Punctuality: Just On Time Is Not Good Enough

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Lately I have begun to wonder if punctuality is my habit. Last week, I found myself racing to get to an appointment. It was then that I realized  this was not uncommon behavior for me.  Instead it’s a regular occurrence. While I am never late–well, almost never,  I tend to get where I am going just in time rather than on time.

Punctuality

Living in Savannah, I am aware of “Savannah time.” No one is expected to show up early for a meeting or an event.  If a meeting starts at ten o’clock, they arrive at ten o’clock, not a minute before. Others wander in at their leisure, sometimes with an apology and an excuse, but usually with little or no remorse. I feel myself on the verge of becoming one of those late-comers.

Indeed I do have an issue with punctuality. Maybe it’s really a matter of time management. Whatever, I don’t always practice what I preach.

I seem to think I can get one more thing done before I leave. In today’s fast-paced world, we always try to do more in less time. For example, if the phone rings just as I am walking out the door, I feel obligated to answer it. When I finally get in the car and check the clock; I realize that only with a bit of luck and all green lights, I may be on time.

Vince Lombardi on punctuality

Years ago I read a quote that is typically attributed to coaching icon Vince Lombardi. Regardless of who said it, the words have the same effect. “If you are five minutes early, you are on time. If you are on time, you are late. If you are late, don’t bother to show up.”

The problem with being late

There are unintended consequences to being late. People who are chronically late send a message that their time is more valuable than other people’s. Those who don’t make an effort to be on time are seen as arrogant and inconsiderate. That sort of behavior won’t help your career or your business.

Suggestions to help you be on time and what to do when you aren’t.

Don’t stop to take the last phone call. You can check your voice mail later. If the call was important, the caller will have left a message.

Have everything you need for the meeting or event out and ready to go. Plan ahead so you aren’t scrambling around at the last minute trying to find one more thing—like your car keys or your cell phone.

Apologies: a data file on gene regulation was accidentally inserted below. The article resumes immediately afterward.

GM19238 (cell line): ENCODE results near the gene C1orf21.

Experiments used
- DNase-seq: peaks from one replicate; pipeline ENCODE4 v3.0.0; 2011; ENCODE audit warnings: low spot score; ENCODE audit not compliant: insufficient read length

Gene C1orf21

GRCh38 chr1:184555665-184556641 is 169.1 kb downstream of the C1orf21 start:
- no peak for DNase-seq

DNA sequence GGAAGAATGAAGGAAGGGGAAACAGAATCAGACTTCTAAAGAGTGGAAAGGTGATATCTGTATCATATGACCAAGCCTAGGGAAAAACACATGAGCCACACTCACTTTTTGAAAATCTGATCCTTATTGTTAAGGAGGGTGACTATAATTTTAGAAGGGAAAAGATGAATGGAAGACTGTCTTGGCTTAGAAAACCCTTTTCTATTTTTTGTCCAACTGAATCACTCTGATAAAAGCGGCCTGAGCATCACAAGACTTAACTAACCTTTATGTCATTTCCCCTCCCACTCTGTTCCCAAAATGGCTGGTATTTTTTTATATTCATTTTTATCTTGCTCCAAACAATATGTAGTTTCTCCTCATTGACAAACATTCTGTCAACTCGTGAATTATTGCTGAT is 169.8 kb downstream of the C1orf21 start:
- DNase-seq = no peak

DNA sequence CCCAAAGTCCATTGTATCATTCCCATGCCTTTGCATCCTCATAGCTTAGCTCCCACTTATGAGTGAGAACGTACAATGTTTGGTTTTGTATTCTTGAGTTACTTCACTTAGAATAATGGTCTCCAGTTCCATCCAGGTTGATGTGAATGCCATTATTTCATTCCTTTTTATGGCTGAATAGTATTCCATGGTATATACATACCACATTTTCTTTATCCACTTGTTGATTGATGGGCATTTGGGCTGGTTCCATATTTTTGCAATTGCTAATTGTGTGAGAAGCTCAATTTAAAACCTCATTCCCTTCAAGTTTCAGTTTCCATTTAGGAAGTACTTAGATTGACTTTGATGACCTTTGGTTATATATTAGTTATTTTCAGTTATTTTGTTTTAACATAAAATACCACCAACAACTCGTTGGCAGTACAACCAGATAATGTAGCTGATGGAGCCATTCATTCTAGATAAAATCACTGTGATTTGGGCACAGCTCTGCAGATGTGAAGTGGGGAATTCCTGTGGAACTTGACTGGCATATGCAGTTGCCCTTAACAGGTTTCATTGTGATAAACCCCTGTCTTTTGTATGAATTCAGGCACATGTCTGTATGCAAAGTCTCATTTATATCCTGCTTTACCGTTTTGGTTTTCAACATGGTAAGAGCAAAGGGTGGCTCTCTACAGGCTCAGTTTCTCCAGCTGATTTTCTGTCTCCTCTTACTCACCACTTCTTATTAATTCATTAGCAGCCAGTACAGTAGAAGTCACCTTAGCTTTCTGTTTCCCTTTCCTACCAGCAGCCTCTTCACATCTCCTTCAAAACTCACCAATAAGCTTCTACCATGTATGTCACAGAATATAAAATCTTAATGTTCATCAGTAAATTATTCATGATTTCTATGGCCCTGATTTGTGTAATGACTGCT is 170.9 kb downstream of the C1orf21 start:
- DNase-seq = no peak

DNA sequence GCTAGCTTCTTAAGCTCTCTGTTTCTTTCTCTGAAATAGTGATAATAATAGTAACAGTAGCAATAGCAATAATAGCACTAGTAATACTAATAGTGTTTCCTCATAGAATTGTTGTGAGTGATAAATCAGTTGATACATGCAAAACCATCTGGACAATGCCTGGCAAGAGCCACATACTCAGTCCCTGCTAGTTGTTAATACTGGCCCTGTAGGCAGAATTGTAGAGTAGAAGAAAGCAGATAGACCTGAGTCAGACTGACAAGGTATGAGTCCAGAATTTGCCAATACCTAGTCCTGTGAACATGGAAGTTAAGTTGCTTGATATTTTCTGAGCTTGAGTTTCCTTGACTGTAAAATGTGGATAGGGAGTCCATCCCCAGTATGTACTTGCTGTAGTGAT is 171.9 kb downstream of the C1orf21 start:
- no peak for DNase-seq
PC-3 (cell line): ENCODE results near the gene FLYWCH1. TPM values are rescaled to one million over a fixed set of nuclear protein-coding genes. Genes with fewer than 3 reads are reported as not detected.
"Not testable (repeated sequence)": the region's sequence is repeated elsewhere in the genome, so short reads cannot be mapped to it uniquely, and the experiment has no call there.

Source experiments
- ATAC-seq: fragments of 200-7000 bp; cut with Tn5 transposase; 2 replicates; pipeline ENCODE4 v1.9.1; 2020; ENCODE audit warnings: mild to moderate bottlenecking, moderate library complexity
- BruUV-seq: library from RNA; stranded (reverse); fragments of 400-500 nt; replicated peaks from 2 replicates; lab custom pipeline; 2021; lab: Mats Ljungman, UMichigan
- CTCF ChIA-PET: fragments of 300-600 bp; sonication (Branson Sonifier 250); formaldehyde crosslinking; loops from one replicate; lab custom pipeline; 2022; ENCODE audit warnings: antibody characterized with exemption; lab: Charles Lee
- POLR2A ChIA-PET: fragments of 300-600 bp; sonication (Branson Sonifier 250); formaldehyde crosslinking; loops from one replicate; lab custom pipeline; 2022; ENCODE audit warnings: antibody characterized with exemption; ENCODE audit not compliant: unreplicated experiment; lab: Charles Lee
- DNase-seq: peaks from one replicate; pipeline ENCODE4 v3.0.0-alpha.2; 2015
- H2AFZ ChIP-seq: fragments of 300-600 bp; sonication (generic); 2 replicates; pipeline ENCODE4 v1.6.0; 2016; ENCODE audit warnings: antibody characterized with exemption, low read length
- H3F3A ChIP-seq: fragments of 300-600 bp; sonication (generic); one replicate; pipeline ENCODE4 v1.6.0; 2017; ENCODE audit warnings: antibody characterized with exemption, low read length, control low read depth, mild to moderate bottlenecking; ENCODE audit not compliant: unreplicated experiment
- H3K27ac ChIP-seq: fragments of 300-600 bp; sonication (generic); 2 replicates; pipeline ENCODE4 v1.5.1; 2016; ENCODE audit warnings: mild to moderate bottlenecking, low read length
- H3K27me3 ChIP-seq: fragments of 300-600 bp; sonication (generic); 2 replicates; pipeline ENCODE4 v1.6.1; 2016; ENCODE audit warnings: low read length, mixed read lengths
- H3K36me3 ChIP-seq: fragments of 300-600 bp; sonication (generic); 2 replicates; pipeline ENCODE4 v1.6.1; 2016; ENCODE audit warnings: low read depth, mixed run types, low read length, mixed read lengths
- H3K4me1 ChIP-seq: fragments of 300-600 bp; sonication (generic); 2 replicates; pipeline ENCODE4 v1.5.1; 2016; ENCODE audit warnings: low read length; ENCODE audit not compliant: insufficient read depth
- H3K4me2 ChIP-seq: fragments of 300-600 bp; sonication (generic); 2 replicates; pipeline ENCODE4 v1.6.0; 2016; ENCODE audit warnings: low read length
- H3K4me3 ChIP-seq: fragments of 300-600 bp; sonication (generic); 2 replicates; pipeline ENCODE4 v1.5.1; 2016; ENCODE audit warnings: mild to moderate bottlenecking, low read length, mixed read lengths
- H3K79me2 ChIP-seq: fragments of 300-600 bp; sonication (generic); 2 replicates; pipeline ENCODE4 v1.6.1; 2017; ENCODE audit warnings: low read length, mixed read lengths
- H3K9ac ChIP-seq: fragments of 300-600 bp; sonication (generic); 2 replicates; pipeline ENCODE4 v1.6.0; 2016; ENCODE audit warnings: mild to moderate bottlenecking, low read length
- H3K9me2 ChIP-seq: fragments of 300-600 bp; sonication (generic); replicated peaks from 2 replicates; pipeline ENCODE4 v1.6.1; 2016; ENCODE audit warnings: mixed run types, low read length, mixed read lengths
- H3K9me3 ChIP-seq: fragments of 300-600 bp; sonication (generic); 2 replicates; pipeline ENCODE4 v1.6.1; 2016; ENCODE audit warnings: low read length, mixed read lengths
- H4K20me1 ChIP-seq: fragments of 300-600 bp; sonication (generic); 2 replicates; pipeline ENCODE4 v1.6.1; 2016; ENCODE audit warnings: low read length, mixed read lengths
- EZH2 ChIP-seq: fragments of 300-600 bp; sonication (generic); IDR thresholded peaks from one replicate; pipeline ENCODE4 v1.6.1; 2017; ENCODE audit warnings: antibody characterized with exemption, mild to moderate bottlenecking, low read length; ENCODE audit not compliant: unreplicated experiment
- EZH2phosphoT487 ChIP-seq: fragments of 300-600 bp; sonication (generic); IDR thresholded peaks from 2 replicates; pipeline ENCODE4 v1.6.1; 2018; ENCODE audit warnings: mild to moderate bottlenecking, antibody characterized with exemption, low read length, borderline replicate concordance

Decide how long it will take you to get to the event and add some extra time. Allow for the unexpected like traffic jams, road construction and other unforeseen occurrences.

If you are not 100% sure where you are going, do a test run ahead of time if possible. No one will be impressed when you say you got lost. If you can’t check out the location in advance, again add in some extra travel time.

If the worst should happen and you enter the meeting late, quietly take a seat. This is no time to interrupt to make your apologies and to explain to everyone why you were late. No one really cares.

Check the agenda to see what items have already been covered. The late-comer who interrupts the meeting to ask about an issue that has already been discussed is never appreciated. Wait until the meeting is over to ask what you missed.

There is no excuse for being late. Barring true emergencies, being on time is completely within your control. Taking ownership of your time, knowing the importance of punctuality, and choosing never to be late again, is one easy thing you can do to change your life and career for the better.

Lydia Ramsey is a Savannah-based business etiquette expert, keynote speaker, trainer and author. She is happy to work from home but has traveled as far as India and Dubai to help stamp out rudeness. Just think what a wonderful world it would be if people were simply nice. Contact her at 912-598-9812 or visit her website: LydiaRamsey.com. Find out how her presentations and workshops can help you and your employees add the polish that builds profits.

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